Preferably, the selected downsampling filter has a steeper attenuation response at the transmission Nyquist frequency if the analysed spectrum is rising rapidly at the transmission Nyquist frequency.

It is preferred that the encoder is adapted to transmit information identifying the selected downsampling filter to a decoder as metadata.

In preferred embodiments the encoder comprises a flattening filter having a symmetrical response about the transmission Nyquist frequency. Preferably, the flattening filter has a pole.

According to an ninth aspect of the present invention, there is provided a decoder for receiving a digital audio signal at a transmission sample rate and furnishing an output audio signal, wherein the decoder comprises a filter having an amplitude response which increases with frequency in a frequency region surrounding the Nyquist frequency corresponding to the transmission sample rate.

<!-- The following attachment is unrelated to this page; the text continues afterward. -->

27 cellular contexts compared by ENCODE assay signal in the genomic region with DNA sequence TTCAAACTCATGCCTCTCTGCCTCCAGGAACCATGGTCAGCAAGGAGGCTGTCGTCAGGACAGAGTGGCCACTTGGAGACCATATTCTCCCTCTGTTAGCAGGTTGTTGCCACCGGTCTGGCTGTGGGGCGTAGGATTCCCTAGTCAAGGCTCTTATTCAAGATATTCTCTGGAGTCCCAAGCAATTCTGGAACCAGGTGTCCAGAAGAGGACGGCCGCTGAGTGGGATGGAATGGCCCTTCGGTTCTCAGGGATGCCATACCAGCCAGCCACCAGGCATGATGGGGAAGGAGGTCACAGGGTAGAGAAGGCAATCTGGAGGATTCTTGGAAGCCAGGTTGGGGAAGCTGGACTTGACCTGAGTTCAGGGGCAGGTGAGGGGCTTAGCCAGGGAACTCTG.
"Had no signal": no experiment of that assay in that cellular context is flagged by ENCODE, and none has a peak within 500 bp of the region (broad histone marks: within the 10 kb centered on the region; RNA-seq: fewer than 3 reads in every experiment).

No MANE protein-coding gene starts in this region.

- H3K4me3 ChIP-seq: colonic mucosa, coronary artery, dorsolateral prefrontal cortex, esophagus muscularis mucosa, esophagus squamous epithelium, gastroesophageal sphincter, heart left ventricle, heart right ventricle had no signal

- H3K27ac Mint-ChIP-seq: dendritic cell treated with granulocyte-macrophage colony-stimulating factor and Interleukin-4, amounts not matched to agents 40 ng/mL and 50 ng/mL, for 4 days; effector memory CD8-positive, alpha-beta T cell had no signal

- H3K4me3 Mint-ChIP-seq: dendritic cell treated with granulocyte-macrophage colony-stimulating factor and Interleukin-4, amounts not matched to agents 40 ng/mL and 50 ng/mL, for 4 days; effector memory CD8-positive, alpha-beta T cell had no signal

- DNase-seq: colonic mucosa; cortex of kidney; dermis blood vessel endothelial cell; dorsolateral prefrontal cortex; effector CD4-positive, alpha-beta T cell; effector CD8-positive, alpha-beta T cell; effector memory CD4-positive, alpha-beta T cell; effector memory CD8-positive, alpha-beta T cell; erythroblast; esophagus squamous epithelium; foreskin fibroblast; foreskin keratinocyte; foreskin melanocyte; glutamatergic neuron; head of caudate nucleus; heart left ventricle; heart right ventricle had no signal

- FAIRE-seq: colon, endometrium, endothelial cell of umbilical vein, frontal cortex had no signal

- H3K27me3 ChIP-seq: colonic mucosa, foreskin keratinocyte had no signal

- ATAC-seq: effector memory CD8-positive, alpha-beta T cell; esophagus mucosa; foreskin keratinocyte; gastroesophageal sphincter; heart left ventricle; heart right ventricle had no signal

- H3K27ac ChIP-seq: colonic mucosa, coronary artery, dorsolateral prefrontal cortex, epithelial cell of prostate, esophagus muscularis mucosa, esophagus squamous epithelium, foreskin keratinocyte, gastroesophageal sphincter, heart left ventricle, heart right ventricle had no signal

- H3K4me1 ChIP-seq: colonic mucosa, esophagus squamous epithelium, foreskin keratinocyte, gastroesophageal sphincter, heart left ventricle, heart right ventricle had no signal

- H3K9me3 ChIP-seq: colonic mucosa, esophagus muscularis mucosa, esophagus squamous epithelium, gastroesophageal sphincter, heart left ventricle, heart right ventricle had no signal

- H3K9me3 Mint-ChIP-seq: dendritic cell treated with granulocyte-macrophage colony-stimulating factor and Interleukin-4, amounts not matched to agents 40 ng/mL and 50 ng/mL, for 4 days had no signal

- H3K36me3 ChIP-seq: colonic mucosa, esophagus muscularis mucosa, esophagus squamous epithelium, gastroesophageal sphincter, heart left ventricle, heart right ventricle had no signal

This feature is necessary in order to optimise a signal-to-alias ratio for frequencies near the Nyquist frequency in cases where the representation at the higher sample rate shows a strongly rising spectrum at the said Nyquist frequency and where it is desired to minimise phase distortion over the conventional audio band 0-20 kHz.

Preferably, the filter has an amplitude response of at least +2 dB at the Nyquist frequency corresponding to the transmission sample rate, relative to the response at DC. In general, a rising decoder response can be advantageous in allowing an encoder to provide adequate alias attenuation while providing a flat frequency response in the audio range and not lengthening the total system impulse response, and while the decoder response should eventually fall, it is generally still somewhat elevated at the said Nyquist frequency.